“Gender affirmative care,” he said, “is based on the belief that all children benefit from love and support – a principle that is almost always a place where providers can meet parents to start a discussion.” – Chicago Tribune/Tribune News Service
You can certainly feel like death warmed over when you get the flu, which often lasts for a dreadfully feverish, snotty and cough-wracked week.
But in some rare cases, the flu can actually be fatal. Last year, influenza killed about 80,000 people, including 180 children, according to the US Centers for Disease Control and Prevention (CDC).
Just what happens in the body when the flu turns fatal? How does a relatively common illness actually end your life?
The sad truth is that when the flu virus enters your body, it triggers your immune response – and in some lethal cases, that response pummels not just the virus but the body too.
The influenza virus hijacks human cells in the nose and throat to make copies of itself. This hoard of viral beasties triggers the immune system to send battalions of white blood cells, antibodies and inflammatory molecules to eliminate the threat.
Usually, that process works to heal the body. But sometimes the immune system’s reaction is so strong, destroying so much tissue in the lungs that they can no longer deliver enough oxygen to the blood, which in turn causes hypoxia and death.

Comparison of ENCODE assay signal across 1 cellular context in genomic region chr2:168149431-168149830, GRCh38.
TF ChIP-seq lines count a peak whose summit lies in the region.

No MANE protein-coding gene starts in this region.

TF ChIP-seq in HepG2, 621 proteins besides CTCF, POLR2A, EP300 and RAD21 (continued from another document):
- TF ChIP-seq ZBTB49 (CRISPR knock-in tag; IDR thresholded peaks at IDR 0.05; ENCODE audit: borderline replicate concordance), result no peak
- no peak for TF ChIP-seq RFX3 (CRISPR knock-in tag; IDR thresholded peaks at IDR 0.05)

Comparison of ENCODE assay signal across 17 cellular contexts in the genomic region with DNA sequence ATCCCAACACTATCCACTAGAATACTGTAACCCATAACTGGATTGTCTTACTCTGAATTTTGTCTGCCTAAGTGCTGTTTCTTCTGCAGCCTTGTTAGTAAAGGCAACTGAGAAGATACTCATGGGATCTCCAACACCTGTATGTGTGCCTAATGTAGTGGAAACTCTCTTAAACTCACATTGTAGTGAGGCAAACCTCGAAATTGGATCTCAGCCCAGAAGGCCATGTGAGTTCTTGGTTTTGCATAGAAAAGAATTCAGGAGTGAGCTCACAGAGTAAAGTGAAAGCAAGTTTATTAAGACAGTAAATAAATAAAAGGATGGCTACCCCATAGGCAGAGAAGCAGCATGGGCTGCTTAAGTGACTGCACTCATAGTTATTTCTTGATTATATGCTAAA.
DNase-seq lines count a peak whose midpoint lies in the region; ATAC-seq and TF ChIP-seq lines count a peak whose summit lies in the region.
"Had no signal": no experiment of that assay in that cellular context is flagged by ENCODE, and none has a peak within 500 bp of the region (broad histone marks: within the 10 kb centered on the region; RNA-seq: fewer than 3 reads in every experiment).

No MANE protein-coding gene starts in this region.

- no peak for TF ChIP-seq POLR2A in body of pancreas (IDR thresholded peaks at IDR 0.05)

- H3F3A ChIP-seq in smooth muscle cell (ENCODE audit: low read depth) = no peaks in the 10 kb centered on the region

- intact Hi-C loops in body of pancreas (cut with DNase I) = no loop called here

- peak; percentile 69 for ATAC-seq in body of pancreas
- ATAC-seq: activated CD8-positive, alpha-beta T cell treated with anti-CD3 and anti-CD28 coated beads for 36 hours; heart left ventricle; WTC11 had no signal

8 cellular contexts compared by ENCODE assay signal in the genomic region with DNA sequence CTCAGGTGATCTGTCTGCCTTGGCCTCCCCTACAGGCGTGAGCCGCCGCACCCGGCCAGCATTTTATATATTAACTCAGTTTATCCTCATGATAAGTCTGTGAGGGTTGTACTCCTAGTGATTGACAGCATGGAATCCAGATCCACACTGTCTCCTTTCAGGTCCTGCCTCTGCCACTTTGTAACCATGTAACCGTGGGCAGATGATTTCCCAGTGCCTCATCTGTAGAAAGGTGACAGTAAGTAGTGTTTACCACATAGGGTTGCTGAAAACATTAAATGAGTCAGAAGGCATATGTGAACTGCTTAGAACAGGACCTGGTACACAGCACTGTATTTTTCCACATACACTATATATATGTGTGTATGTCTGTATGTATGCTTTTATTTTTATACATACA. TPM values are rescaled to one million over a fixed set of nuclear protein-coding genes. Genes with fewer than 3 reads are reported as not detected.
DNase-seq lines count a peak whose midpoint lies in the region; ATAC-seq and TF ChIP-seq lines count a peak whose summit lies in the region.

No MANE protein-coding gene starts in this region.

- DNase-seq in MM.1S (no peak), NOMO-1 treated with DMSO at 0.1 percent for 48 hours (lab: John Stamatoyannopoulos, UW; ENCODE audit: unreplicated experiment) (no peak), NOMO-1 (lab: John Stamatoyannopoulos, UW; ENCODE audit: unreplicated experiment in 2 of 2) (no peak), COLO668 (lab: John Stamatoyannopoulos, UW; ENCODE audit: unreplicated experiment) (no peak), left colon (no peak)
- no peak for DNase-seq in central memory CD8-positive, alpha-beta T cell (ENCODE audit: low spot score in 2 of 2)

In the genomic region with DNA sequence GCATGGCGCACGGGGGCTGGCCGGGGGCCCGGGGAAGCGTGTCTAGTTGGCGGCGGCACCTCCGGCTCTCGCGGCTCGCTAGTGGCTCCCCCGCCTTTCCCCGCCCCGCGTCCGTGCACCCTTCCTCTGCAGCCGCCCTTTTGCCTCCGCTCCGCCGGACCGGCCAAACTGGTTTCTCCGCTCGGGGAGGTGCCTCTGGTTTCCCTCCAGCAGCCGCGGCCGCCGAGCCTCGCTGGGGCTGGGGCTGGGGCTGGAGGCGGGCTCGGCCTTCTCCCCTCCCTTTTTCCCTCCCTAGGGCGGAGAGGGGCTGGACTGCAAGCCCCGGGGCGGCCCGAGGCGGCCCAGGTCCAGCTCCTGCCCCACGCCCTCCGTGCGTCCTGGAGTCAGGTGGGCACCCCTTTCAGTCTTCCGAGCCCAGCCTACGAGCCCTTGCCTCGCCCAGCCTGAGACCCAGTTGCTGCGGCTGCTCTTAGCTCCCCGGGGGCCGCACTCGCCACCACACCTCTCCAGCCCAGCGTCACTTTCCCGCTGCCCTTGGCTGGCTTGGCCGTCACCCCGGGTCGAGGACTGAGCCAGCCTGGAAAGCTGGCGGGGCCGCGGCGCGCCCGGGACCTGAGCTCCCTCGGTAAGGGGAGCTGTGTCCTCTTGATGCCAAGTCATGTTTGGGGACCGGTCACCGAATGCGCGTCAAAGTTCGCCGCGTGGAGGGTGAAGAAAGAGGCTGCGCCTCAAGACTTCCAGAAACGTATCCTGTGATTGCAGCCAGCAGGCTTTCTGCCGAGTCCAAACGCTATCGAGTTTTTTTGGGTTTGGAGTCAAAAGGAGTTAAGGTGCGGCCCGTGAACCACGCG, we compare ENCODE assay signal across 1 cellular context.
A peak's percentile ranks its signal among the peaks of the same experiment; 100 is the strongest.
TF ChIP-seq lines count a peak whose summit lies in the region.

It’s also possible to die from a secondary bacterial infection, such as pneumonia. Death from such secondary infections usually occurs about a week or so after a person first gets sick, because it takes time for the secondary infection to set in.
The flu can lead to death in other ways as well. In a particularly gruesome way to go, people with the flu can experience “multiple organ failure” throughout their bodies.
Other serious complications can set in, such as inflammation of the heart, brain or muscle tissues, or sepsis, all of which can be life-threatening, according to the CDC.
Perhaps the most terrifying part is that the flu likes to break its own rules. During the infamous 1918 epidemic, an estimated 500 million people, one-third of the world’s population, became infected, notes the CDC. There were about 50 million deaths worldwide.
The deaths were even more shocking because they tended to occur not in children or the elderly, whom we usually think of as most vulnerable, but in healthy people from ages 20-40, people in the prime of their life. – The Mercury News/Tribune News Service
It’s normal for both adults and children to feel nervous once in a while. A little anxiety prior to an event like a presentation or test is common – and normal.
“For some, a little nervousness can actually be helpful,” says Dr Tina Ardon, a Mayo Clinic family medicine specialist. “But, for others, they struggle a bit more with what we call ‘test anxiety’.”
Test anxiety can affect anyone from primary and secondary school students to college students. While symptoms are varied, and can include trouble concentrating and sleeping the night before a test, Dr Ardon says some individuals struggle significantly.